Timing Is the Secret

December 8, 2010 05:38 AM

FJ 052 F10460Shifting nitrogen fertilizer applications to later in the growing season pays off in higher yields as well as more efficient fertilizer use, according to a study by a Dumas, Texas, crop consultant.

David Reinart compiled data from 781 corn fields for 11 years. He and his partner, Chris Cogburn, consult for about 25 growers as a sideline to their full-time jobs—Reinart with Wilbur-Ellis Company and Cogburn with National Sorghum Producers. Their company is called Better Harvest.

Because Reinart’s clients irrigate, they can feed UAN (urea-ammonium nitrate) solution through their center-pivot systems all season long. Although conditions vary around the U.S., the principle of spoon-feeding nitrogen as late as possible applies to dryland farmers, too. (See “Adjust Nitrogen Principles to Your Environment,” page 50.)

The numbers tell all. Farmers who applied most of their nitrogen before planting averaged yields of 208 bu. per acre during the 11 years. They applied almost 1.2 lb. of nitrogen per bushel of corn produced. However, those who spoon-fed nitrogen through their center-pivot irrigation system, with the application extending through pollination, averaged yields of 225 bu. per acre. They applied less than 0.8 lb. of nitrogen per bushel of corn.

In addition to the economic benefits of higher yields, spoon-feeding has positive environmental implications. The less nitrogen fertilizer applied (and the closer to time of usage by plants), the less chance there is of unused nutrients finding their way into water supplies. Leaching is less of a risk in the arid Texas Panhandle, with 17" of annual rainfall, but it’s a concern in higher-rainfall areas.

“The total amount of nitrogen we apply does not increase,” Reinart points out. “The study does not suggest applying more nitrogen than you otherwise would. We just apply less of it preplant and more of it late in the season. In fact, other studies we have done show that if you apply too much nitrogen, corn yield will decline.”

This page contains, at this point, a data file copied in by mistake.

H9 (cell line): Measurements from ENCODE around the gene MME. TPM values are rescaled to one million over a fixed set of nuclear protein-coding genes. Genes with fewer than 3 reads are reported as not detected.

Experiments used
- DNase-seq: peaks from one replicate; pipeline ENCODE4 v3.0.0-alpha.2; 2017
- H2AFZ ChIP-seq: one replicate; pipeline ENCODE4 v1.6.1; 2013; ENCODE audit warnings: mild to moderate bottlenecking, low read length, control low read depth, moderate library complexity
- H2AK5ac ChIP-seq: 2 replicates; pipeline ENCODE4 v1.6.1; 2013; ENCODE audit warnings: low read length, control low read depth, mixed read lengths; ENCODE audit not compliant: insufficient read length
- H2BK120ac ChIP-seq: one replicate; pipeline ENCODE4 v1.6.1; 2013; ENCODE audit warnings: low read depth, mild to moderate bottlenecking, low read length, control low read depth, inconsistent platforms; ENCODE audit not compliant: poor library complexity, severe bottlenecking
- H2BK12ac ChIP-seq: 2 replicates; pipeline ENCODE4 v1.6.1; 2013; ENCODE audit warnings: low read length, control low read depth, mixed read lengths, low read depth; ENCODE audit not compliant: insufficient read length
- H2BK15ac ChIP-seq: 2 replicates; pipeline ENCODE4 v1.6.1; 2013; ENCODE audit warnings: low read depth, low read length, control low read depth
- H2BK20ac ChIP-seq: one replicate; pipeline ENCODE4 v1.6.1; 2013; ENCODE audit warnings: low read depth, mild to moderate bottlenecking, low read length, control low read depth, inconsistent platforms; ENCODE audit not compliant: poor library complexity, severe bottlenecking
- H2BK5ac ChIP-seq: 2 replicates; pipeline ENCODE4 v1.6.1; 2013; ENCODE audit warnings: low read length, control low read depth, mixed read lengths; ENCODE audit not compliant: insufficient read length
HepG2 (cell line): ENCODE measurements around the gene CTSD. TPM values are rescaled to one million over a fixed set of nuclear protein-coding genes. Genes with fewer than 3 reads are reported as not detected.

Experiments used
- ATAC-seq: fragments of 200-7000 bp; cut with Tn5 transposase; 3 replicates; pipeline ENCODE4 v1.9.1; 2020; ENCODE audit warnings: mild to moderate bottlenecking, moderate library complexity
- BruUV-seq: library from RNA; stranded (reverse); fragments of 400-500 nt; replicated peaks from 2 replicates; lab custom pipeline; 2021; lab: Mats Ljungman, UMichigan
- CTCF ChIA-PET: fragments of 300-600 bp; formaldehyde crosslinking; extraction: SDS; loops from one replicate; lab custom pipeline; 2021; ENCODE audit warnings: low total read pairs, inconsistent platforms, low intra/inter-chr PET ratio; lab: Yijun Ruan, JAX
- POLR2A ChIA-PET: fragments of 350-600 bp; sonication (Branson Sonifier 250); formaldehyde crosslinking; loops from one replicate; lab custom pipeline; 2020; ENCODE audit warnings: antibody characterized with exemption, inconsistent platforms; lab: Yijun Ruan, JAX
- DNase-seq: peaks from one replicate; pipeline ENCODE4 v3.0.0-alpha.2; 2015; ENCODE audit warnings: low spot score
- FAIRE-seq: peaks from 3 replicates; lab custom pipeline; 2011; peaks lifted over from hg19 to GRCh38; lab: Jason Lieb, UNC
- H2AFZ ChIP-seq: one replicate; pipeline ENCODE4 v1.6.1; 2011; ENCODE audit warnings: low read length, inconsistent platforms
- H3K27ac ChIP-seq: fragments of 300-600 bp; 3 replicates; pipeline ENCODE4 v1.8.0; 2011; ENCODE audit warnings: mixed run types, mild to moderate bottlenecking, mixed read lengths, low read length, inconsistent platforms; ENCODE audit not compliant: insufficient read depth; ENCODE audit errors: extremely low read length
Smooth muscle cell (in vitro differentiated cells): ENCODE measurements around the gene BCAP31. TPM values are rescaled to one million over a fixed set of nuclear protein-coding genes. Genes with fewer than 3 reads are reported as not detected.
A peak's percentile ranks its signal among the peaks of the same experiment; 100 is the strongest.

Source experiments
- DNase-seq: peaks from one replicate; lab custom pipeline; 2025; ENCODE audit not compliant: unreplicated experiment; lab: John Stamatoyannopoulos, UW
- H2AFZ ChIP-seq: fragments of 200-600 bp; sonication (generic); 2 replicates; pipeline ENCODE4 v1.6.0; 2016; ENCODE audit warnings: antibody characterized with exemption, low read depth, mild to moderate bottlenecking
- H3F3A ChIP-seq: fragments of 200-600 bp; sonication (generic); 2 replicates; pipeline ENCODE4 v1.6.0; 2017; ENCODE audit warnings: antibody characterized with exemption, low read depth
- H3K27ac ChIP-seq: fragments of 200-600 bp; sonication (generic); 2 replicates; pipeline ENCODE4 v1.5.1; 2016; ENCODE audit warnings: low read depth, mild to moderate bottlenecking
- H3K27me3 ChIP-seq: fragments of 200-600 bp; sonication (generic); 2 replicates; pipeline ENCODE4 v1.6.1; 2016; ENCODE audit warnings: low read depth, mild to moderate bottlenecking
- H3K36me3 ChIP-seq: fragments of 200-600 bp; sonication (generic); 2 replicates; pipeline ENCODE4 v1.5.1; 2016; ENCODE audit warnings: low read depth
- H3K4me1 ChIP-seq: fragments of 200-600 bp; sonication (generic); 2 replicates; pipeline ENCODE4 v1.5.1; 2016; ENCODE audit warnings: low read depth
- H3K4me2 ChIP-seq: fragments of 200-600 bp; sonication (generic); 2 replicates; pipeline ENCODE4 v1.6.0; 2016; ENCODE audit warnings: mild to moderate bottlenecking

Maximizing nitrogen efficiency hinges on knowing your soil conditions and flexing your nutrient application plans based on various factors. Reinart’s preplant soil test, in addition to residue cover, organic matter content and whether manure was applied, determines how much nitrogen a client will apply before planting.

“Whether to apply any preplant nitrogen at all depends on the individual field,” Reinart says. “But we never apply more than 100 lb. per acre.”

Midseason adjustments. In-season tests reveal how much nitrogen is already available for the crop, preventing excessive application. Reinart also adjusts each client’s recommendation based on soil and plant tissue tests and growing conditions.

At the four-leaf stage, Reinart analyzes soil and plant tissue for nitrogen, then formulates a nitrogen recommendation for the rest of the season. “Whatever the nitrogen recommendation at the four-leaf tissue testing, we always recommend applying at least 70 lb. of it after pollination,” he says.

In an ideal program, Reinart also pulls soil and tissue tests at tasselling and again adjusts his nitrogen recommendation. “If the corn is doing well, by the time it gets to tasselling it will have used more nitrogen, so soil levels will be lower,” he says. “That warrants an increased late-season nitrogen application if the remainder of the growing season will be favorable.”

Midseason rate adjustments have a big impact on nitrogen efficiency. “In 2004, a very good growing season, my average nitrogen recommendation at tasselling was 63 lb. per acre,” Reinart says. “My grower’s fields averaged 236 bu. per acre. In 2005, a hot, dry season, my average recommendation after tasselling was only 15 lb. per acre, and my growers averaged 202 bu. per acre. More nitrogen wouldn’t have done any good because we didn’t have the growing conditions to maximize yield.”

For Dumas farmer Harold Grall, using this spoon-feeding program gives him the flexibility to cut back on nitrogen rate if the corn gets damaged by hail, other weather events occur or the crop loses yield potential in any way.

Harvesttime test. For growers who request it, Reinart will test soil and plant tissue at harvest as well. In his low-rainfall area, a fall nitrate test usually provides a reliable indication of how much nitrogen will be available next spring (unless the nitrogen gets tied up by bacteria decomposing the crop residue, another factor that Reinart keeps in mind).

The harvesttime tissue test reveals how effective the current year’s fertilizer recommendation was. “Iowa State University recommends 700 ppm [parts per million] to 2,000 ppm in the stalk at harvesttime,” Reinart says. “I’ve found that the best yields tend to occur in that range.”